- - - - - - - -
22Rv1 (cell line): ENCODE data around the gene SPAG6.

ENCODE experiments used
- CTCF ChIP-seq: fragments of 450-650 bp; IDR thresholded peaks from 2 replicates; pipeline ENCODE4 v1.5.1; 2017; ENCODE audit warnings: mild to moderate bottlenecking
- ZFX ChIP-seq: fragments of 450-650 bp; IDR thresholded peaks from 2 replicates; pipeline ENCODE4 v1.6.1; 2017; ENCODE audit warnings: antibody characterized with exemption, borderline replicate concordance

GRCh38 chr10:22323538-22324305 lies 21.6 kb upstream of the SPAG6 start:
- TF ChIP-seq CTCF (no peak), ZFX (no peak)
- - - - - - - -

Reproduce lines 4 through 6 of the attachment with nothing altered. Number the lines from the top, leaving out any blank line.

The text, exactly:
- ZFX ChIP-seq: fragments of 450-650 bp; IDR thresholded peaks from 2 replicates; pipeline ENCODE4 v1.6.1; 2017; ENCODE audit warnings: antibody characterized with exemption, borderline replicate concordance

GRCh38 chr10:22323538-22324305 lies 21.6 kb upstream of the SPAG6 start:
- TF ChIP-seq CTCF (no peak), ZFX (no peak)